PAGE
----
As the title suggests there are no easy short cuts to investing just like there are no tax sale secrets.
Right now in Louisiana, it’s tax sale time and research and prospecting have required my attention preventing me from posting as I would like. That being said, attending my most recent tax sales has given me a new story.
Case in Point:
At a recent tax sale, I ran into an acquaintance that is a tax lien investor whom I’ve known for some time. The sale was not going to get a lot of action as the property list wasn’t very large. As for me, the tax lien property I was most interested in was scrubbed because the homeowner paid his taxes prior to the sale.
Anyway, in my conversation with my friend, she commented on the lack of interest and then pointed out a “newbie” tax lien investor that was one of those “idiots” who had attended a couple of tax sales because he must of seen one of those late night tax lien investing infomercials.
I don’t take offence when people make dumb statements; I just chalk it up to ignorance and try to garner whatever tidbits of knowledge they may contain. Anyway, the sale proceeded and our newbie tax sale investor purchased a property.
Immediately, my tax lien investor expert friend whispered to me, “Good thing he only spent $98.00, he won’t get too badly hurt. The lot he just purchased isn’t big enough to build on its too small. He’ll never get a zoning variance. Like a lamb led to the slaughter, that poor infomercial watching guy”, as her eyes rolled back into her head!
Well, I started to analyze the situation as the tax collector continued to knock down properties. Here was a person that I knew strictly from attending tax lien auctions. I never really considered what her angle or perspective was on tax lien investing. But now, I was pretty sure it was a static approach. She knew how to deal in a certain types of property and if it didn’t fit her mold, she wasn’t interested. There’s nothing wrong with that approach. Find a formula that works and just keep repeating the process. It can make you a ton of money. However, I tend to reject this view when it comes to my tax lien investment strategy.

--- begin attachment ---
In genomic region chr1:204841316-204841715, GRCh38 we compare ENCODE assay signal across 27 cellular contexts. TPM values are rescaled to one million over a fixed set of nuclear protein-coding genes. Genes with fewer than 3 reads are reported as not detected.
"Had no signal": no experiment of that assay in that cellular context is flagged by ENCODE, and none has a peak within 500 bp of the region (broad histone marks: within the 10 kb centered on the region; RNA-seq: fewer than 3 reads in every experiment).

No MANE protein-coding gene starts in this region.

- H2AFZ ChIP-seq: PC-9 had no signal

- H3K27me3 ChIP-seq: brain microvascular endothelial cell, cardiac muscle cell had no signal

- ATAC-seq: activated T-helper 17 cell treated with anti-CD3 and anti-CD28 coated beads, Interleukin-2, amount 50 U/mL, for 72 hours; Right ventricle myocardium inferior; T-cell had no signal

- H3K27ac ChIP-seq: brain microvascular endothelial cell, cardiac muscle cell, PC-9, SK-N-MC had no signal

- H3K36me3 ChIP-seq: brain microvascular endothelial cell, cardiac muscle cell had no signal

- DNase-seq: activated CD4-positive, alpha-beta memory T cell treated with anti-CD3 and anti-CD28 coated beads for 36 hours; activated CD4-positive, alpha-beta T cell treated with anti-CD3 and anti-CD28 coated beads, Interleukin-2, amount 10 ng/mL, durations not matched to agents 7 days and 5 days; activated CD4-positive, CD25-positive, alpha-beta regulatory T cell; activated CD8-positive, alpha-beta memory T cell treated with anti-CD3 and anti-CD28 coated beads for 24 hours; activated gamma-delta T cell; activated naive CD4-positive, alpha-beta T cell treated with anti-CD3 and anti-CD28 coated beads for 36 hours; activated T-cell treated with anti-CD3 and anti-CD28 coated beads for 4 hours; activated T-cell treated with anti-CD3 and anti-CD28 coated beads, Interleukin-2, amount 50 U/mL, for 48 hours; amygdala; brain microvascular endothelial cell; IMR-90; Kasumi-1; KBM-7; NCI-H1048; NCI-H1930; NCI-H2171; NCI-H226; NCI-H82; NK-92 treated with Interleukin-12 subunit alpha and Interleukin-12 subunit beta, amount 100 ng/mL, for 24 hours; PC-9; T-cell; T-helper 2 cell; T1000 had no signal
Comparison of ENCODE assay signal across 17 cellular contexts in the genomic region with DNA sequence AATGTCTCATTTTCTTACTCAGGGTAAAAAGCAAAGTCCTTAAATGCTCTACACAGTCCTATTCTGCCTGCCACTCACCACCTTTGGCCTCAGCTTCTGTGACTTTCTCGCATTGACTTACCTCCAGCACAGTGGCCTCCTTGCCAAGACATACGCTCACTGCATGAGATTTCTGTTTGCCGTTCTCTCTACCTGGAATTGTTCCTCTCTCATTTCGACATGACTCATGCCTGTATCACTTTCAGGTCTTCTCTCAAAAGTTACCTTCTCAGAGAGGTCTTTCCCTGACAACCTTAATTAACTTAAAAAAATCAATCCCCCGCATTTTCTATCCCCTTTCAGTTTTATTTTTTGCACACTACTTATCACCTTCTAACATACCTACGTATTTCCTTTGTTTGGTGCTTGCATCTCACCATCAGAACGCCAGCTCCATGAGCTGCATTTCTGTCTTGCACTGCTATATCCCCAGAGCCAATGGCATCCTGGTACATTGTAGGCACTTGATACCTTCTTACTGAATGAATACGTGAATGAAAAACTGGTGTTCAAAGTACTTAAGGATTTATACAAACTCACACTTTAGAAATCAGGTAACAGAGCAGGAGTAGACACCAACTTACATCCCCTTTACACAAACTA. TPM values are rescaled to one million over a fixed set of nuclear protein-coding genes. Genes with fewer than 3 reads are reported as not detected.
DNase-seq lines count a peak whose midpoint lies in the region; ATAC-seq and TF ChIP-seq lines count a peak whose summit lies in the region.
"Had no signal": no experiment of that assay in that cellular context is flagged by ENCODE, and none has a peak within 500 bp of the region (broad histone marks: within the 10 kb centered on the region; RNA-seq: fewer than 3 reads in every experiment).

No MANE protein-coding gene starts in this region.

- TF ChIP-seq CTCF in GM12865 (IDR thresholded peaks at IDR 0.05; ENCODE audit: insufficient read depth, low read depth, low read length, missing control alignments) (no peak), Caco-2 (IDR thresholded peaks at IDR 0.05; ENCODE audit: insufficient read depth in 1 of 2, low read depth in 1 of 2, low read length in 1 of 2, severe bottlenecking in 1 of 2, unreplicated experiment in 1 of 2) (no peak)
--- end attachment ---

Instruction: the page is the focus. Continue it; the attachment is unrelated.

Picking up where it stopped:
First, I think it shows a total lack of understanding. I want to understand the investing process and accurately appreciate real estate and tax liens. Doing so makes it possible for me to respond whenever any dynamic in the process changes. Consequently, I’ll know what changes I need to make to continue to be successful investing in tax liens. We live in a world of constant change. And if you don’t have an understanding and appreciation of the dynamics of what you’re doing when change happens you’re lost. Now, instead of being at the forefront and taking advantage of the situation, you’re stuck with everyone else trying to regroup and figure out what to do.
Second, if I view my investments as nothing more than a cookie cutting process, I miss big opportunities.
Let’s look at the case in point. Our newbie investor just purchased a tax lien certificate on a vacant lot that probably had a value of $40,000.00 even if he can’t build on it (if we take into account the building restrictions issue that our tax lien expert advised us of). Our little lamb to slaughter just made a potential $39,902.00 profit from a $98.00 investment.
The possibility also exist that the tax lien newbie can get a zoning change, increasing the value of the lot at the same time, and then build on it himself or sell it to a builder. He could also donate it to a neighborhood organization and take a tax credit for the $40,000.00 value of the property. There are any number of ways to approach a zoning matter. Where my tax sale expert saw a problem others would see an opportunity, less competition.
In that 30 minute tax lien auction our newbie bought one more property. On my way out, I stopped and introduced myself and commented on what a super buy his first purchase was. He introduced himself and proceeded to thank me as he had attended his first tax sale some years ago and overheard a conversation I was having with someone else. He informed me that his fortuitous eavesdropping confirmed he was on the right track. It was at that point I asked him if he intended to build a swimming pool on his new lot.
The look of puzzlement on his face was priceless.
You see, my friends, I was interested in two tax lien certificates that day. One got paid before the tax lien auction took place and my newbie tax lien investor had beaten me to the punch on the other. Once he introduced himself, I knew exactly who he was. The piece of property he bought was owned by a man who had passed away and left no heirs. It was a slam dunk buy property for pennies on the dollar type of tax lien certificate most people dream of.
He learned this when the neighborhood kid that cut the grass stopped cutting it. I learned it through research, but my newbie friend and his two other neighbors would have been the first people I would have approached with an offer to sell if I had acquired that tax lien certificate.
Yep, lambs to the slaughter….